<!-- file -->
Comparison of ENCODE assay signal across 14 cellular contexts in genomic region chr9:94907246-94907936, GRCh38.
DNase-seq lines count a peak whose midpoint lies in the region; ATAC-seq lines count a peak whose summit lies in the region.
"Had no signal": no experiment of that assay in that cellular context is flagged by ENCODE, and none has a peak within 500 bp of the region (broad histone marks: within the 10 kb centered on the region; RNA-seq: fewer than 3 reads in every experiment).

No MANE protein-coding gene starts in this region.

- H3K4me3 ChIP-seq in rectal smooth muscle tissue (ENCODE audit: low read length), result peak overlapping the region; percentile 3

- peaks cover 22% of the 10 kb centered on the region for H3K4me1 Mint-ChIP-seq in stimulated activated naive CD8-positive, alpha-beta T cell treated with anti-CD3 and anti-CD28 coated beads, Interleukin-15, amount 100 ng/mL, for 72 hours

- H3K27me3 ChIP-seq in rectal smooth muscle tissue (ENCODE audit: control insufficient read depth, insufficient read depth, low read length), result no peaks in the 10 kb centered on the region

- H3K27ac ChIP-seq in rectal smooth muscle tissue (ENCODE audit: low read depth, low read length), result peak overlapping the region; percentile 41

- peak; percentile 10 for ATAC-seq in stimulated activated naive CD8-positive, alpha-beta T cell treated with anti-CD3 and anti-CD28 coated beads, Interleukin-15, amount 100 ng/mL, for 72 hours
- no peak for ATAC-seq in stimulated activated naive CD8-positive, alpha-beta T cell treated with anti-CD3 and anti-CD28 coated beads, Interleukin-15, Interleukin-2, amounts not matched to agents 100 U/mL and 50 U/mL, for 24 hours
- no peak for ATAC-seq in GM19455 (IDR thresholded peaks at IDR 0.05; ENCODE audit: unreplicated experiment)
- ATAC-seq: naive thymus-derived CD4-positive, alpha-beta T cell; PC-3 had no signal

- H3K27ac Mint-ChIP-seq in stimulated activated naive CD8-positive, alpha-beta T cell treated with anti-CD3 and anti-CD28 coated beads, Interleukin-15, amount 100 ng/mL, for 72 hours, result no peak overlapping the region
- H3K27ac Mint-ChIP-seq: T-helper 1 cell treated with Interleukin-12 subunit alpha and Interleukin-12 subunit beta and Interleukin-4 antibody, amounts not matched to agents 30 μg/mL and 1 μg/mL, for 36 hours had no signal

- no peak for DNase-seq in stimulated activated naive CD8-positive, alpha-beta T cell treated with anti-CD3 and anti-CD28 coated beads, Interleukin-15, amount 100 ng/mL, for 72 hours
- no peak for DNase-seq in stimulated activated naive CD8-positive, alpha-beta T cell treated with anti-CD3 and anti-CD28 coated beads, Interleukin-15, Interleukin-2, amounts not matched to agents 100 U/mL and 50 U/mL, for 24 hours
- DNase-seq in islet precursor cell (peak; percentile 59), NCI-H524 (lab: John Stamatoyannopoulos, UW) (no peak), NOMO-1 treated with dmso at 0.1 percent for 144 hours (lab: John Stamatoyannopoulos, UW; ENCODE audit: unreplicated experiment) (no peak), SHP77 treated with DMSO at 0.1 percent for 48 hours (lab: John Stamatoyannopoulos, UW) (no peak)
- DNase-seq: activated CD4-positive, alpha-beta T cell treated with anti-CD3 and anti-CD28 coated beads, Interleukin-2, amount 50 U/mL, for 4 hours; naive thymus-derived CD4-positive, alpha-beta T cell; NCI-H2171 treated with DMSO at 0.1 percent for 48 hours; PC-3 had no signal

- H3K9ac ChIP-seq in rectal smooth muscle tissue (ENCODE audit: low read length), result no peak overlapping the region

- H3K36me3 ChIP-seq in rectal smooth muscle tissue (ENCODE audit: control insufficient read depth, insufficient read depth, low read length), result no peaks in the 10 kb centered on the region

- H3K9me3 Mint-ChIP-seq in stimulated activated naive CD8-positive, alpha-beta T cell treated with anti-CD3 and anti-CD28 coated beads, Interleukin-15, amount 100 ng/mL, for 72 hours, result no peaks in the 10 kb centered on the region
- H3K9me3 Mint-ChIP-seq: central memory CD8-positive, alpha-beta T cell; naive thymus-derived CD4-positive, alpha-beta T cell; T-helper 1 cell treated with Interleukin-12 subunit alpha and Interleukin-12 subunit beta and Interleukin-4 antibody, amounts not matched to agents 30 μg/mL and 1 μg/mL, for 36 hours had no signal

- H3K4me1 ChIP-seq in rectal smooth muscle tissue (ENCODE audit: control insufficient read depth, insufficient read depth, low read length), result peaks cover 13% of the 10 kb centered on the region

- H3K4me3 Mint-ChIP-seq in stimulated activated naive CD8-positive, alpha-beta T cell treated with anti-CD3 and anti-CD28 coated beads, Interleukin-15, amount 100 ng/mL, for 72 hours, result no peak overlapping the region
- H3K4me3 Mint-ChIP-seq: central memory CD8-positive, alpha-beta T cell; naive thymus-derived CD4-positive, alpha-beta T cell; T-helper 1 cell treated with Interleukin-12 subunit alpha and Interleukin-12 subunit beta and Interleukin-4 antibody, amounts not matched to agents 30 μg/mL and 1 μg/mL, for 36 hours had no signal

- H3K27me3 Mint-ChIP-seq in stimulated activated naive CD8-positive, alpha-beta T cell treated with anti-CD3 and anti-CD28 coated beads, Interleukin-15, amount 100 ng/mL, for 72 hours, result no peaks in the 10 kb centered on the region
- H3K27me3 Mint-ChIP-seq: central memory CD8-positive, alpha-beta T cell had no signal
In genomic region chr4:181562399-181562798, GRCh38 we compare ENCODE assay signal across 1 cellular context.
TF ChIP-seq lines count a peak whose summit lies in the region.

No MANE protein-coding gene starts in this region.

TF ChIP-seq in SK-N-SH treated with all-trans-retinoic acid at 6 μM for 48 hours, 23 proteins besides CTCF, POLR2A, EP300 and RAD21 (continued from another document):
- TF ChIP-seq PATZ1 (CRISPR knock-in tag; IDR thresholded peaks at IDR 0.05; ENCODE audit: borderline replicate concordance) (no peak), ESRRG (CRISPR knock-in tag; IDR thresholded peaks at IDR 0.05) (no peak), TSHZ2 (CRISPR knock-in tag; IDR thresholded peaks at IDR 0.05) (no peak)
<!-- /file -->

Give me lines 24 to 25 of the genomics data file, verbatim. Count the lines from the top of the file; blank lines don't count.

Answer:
- H3K4me3 Mint-ChIP-seq in stimulated activated naive CD8-positive, alpha-beta T cell treated with anti-CD3 and anti-CD28 coated beads, Interleukin-15, amount 100 ng/mL, for 72 hours, result no peak overlapping the region
- H3K4me3 Mint-ChIP-seq: central memory CD8-positive, alpha-beta T cell; naive thymus-derived CD4-positive, alpha-beta T cell; T-helper 1 cell treated with Interleukin-12 subunit alpha and Interleukin-12 subunit beta and Interleukin-4 antibody, amounts not matched to agents 30 μg/mL and 1 μg/mL, for 36 hours had no signal